Three improvements the New Orleans Saints must make to win again

brianpavek
Jun 14, 2016; New Orleans, LA, USA; New Orleans Saints defensive coordinator Dennis Allen during the first day of minicamp sessions at the New Orleans Saints Training Facility. Mandatory Credit: Derick E. Hingle-USA TODAY Sports
Jun 14, 2016; New Orleans, LA, USA; New Orleans Saints defensive coordinator Dennis Allen during the first day of minicamp sessions at the New Orleans Saints Training Facility. Mandatory Credit: Derick E. Hingle-USA TODAY Sports /
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Nov 29, 2015; Houston, TX, USA; New Orleans Saints tackle Zach Strief (64) and quarterback Drew Brees (9) lie on the ground after Houston Texans defensive end J.J. Watt (99) makes a sack during the game at NRG Stadium. Mandatory Credit: Troy Taormina-USA TODAY Sports
Nov 29, 2015; Houston, TX, USA; New Orleans Saints tackle Zach Strief (64) and quarterback Drew Brees (9) lie on the ground after Houston Texans defensive end J.J. Watt (99) makes a sack during the game at NRG Stadium. Mandatory Credit: Troy Taormina-USA TODAY Sports /

2: Develop Competence

One of the hallmarks for the Saints defense the last few years has been the incredible incompetence and lack of awareness, situational or otherwise, on the defensive side of the ball. This cripples the defense and puts unnecessary stress on the offense. The Saints can’t develop any kind of long term and lasting ‘competence’ on either side of the ball (which is why it was No. 1), but while the offense has total trust in the capable hands of Sean Payton and Drew Brees, the defense has no such benefits.

Building from the trust that can only be born of mutual understanding and confidence in one another, only then can you become competent. Competence in sports is nothing more or less than the ability to execute the core concepts of the game with consistency. It’s a simple concept, but it’s a lot harder than it sounds. It requires many of the most proud, talented, and intelligent young men in the world to put themselves in the hands of their teammates. Trust is key. However, once you have trust you have only started to build a team. Trust is the foundation, and competence is the goal.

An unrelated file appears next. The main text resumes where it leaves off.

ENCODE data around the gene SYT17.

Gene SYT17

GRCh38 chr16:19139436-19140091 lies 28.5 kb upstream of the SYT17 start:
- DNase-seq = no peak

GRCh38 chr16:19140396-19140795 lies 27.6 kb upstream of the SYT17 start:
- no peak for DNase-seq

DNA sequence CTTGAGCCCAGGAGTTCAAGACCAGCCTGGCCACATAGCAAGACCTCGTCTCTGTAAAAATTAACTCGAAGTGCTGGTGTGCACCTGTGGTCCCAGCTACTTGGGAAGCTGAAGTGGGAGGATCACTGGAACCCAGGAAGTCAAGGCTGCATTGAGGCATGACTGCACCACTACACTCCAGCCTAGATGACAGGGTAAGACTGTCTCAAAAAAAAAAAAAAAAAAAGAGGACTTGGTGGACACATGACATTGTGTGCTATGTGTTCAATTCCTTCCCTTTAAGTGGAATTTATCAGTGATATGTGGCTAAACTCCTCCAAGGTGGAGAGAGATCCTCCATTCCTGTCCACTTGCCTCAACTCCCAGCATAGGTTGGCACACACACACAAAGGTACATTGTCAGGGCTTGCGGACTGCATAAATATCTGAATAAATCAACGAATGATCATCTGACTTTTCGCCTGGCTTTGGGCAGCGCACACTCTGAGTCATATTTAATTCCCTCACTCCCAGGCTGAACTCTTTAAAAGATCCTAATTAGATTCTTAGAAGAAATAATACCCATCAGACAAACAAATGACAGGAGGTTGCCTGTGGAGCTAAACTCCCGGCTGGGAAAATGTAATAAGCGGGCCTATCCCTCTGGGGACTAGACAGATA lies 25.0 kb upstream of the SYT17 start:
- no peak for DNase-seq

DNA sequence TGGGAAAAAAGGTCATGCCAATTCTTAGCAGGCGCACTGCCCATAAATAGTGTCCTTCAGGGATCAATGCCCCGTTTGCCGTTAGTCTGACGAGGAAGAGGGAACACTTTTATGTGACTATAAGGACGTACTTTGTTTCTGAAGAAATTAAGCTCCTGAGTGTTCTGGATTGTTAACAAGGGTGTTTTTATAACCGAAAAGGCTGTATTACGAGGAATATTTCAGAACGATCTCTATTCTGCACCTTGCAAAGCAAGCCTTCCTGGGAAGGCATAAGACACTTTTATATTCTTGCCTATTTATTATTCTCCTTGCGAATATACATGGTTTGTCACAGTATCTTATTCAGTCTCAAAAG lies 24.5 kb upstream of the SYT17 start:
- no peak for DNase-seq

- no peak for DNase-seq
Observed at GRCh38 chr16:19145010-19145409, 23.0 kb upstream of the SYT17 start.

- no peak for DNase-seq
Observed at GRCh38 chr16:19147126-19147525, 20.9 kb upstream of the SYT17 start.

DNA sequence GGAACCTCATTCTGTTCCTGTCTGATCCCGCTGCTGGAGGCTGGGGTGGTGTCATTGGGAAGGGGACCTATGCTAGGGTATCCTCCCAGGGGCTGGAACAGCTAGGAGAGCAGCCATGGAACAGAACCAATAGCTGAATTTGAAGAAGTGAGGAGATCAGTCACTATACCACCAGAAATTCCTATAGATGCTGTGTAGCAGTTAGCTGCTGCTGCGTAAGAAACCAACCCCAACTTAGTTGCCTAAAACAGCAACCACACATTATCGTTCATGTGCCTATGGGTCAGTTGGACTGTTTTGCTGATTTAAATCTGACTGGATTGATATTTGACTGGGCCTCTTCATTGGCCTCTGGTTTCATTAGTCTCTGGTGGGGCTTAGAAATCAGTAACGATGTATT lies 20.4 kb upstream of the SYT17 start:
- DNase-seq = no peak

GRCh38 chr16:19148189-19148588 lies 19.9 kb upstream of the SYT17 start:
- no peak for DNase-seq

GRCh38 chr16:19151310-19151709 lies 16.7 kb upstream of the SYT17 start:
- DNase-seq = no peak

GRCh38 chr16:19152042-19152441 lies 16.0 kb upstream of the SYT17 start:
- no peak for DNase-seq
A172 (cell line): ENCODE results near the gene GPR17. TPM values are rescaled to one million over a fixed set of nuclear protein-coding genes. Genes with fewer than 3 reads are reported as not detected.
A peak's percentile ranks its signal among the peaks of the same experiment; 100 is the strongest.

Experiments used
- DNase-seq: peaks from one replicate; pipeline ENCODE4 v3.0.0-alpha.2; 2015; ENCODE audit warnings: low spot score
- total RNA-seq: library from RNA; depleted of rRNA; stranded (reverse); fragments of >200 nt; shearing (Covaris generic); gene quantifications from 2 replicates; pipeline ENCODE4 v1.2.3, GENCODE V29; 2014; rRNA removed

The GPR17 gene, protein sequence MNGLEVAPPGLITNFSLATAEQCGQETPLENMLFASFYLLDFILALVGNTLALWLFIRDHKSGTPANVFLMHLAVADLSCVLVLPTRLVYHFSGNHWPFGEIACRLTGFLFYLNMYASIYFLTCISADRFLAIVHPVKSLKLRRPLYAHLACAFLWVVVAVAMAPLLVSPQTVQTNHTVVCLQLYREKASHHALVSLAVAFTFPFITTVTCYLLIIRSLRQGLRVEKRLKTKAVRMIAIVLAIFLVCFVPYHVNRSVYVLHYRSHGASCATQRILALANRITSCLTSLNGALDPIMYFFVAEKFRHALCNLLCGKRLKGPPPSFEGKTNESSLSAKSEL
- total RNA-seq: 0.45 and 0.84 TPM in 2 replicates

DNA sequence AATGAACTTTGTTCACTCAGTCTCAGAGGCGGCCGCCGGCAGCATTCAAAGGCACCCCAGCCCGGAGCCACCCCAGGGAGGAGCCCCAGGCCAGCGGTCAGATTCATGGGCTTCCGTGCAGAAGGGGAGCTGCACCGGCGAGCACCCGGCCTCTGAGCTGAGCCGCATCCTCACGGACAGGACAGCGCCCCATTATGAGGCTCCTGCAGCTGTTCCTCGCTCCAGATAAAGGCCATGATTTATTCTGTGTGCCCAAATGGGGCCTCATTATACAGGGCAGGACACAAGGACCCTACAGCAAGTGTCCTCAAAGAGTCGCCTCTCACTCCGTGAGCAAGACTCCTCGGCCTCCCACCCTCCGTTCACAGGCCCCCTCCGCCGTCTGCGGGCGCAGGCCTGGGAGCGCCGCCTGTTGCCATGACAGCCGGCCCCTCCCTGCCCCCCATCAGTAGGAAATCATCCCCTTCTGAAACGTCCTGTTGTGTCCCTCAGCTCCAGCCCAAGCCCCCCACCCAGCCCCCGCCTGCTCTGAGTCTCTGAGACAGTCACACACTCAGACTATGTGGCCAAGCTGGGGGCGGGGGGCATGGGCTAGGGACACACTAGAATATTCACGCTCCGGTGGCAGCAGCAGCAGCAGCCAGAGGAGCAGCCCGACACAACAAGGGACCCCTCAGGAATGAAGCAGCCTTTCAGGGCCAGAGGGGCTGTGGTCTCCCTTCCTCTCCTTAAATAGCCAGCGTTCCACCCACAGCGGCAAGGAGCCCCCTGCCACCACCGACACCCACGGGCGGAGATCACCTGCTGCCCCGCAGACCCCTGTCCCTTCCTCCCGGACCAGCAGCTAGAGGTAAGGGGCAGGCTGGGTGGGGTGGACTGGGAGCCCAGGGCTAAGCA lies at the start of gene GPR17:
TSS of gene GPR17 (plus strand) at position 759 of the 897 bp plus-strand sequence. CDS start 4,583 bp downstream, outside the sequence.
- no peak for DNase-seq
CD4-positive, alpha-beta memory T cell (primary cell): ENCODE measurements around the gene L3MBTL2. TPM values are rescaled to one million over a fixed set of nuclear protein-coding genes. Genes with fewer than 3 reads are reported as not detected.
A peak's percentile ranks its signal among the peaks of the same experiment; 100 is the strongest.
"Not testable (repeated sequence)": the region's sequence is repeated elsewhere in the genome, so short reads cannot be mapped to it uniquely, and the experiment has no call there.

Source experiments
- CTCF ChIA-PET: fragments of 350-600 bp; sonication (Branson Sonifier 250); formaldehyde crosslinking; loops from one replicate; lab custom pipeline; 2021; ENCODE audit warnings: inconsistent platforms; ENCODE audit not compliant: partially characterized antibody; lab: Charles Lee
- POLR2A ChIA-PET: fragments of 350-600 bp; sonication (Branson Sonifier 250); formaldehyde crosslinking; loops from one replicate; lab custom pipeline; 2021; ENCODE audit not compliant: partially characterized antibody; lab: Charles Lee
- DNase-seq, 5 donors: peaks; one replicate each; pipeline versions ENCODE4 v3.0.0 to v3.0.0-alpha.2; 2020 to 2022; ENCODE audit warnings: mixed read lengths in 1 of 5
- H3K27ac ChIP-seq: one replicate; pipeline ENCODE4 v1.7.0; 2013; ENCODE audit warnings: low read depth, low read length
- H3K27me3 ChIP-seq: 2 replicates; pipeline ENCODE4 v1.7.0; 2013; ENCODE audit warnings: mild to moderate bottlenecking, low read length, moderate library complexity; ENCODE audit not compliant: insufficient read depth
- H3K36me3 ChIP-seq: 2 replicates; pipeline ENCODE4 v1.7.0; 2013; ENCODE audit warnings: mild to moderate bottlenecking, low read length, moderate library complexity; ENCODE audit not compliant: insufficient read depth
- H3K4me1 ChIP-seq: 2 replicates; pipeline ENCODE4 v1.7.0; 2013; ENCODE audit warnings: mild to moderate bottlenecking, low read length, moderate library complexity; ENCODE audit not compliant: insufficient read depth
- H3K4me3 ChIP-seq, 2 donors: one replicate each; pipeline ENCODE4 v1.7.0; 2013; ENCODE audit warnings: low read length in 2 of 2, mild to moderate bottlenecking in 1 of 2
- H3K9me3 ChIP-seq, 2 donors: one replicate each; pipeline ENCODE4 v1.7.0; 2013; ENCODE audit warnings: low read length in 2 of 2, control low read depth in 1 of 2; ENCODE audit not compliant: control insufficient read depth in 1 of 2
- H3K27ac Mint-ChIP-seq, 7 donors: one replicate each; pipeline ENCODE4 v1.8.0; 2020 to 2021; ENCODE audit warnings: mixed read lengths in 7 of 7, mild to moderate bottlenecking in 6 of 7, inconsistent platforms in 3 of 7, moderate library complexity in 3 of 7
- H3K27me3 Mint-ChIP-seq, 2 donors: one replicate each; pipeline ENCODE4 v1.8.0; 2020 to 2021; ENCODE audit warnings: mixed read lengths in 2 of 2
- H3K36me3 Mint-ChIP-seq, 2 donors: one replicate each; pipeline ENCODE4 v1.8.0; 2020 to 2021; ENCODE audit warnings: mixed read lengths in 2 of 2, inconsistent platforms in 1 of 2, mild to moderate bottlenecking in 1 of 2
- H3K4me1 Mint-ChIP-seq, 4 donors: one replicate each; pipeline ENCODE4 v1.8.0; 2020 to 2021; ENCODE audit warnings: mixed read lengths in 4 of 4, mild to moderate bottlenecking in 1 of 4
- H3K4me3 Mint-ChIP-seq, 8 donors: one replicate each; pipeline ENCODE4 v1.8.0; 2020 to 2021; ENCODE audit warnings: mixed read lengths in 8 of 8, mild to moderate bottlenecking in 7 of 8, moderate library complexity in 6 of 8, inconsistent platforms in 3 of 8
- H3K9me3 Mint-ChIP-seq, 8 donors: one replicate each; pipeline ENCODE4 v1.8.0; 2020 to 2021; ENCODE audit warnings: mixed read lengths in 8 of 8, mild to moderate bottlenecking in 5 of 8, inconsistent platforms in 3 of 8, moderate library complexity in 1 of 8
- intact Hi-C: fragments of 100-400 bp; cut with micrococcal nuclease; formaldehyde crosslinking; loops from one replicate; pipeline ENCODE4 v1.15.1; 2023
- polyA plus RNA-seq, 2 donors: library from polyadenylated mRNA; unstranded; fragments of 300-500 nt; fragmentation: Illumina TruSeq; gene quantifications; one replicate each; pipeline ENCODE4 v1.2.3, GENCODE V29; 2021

The New Orleans Saints have to believe in what they are doing, and then they actually have to DO it, and do it RIGHT. Part of that comes down to players and coaches being on the same page, but part of it also comes from having the right players. You have to have people who fit the scheme and can carry out the vision, or it doesn’t matter how much they believe in what they’re doing, or they will still fail (like me dunking).

The Saints added a lot of pieces this offseason, and by appearance they seem to be the right ones. However, it’s up to them to prove that they either still have the talent (like Laurinaitis), or that they were worth the draft pick (Rankins and Bell). If the Saints got what they thought they got, then they have a real chance to be on the right path towards success. And if they had yet another bad draft/offseason, they have no chance at all.

Next: Build an Identity

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